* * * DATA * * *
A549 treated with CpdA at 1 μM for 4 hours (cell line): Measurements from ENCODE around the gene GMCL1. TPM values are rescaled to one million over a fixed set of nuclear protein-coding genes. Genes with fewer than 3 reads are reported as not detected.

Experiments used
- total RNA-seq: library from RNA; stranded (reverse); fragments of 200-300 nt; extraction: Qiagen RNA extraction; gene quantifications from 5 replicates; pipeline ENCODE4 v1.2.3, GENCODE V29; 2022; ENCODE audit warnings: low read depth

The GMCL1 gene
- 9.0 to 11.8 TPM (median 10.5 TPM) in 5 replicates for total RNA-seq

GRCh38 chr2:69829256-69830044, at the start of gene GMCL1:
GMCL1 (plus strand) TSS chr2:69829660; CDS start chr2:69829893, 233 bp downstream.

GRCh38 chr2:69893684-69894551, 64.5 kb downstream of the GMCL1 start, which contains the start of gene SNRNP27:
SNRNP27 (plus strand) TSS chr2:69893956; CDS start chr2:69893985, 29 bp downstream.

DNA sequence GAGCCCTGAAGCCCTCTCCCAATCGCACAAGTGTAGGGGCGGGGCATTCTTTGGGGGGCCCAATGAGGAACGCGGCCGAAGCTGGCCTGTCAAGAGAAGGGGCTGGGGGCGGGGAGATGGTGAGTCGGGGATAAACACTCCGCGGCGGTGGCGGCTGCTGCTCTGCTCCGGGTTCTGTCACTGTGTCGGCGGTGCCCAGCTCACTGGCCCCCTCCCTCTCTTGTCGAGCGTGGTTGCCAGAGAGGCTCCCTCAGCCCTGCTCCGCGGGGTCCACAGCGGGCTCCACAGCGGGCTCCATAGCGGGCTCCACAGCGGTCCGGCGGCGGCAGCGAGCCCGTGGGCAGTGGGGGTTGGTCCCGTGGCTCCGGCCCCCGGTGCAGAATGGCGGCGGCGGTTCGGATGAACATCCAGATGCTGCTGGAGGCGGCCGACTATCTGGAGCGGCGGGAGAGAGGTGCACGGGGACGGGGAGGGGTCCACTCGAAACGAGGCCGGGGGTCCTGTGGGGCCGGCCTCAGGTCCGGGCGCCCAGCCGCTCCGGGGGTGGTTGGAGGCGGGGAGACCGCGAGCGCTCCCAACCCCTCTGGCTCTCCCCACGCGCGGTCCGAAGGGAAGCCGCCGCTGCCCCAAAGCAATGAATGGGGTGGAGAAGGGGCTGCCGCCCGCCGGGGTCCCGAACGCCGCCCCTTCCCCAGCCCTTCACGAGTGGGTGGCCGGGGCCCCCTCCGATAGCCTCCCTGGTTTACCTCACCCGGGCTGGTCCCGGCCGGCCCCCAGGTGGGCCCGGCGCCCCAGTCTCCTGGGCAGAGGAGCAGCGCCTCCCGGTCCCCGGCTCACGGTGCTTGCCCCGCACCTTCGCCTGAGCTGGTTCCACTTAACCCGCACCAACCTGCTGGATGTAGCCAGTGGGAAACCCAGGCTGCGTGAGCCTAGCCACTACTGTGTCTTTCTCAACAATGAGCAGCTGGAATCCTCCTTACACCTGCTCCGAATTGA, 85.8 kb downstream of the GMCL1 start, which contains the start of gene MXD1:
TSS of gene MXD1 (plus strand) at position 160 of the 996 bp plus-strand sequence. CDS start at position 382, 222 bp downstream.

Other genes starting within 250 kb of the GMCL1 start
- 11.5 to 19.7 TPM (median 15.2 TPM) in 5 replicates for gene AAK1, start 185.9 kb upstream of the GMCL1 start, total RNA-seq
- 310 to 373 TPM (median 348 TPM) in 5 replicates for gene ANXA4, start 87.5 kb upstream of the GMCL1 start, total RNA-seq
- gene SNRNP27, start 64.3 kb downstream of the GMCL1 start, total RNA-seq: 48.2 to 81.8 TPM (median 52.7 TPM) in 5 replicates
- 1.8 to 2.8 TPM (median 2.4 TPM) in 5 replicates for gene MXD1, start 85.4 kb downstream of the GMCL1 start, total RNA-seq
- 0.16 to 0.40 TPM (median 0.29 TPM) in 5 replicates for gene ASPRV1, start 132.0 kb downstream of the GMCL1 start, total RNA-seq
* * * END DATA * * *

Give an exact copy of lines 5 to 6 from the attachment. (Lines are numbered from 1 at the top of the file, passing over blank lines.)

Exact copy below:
- 9.0 to 11.8 TPM (median 10.5 TPM) in 5 replicates for total RNA-seq

GRCh38 chr2:69829256-69830044, at the start of gene GMCL1: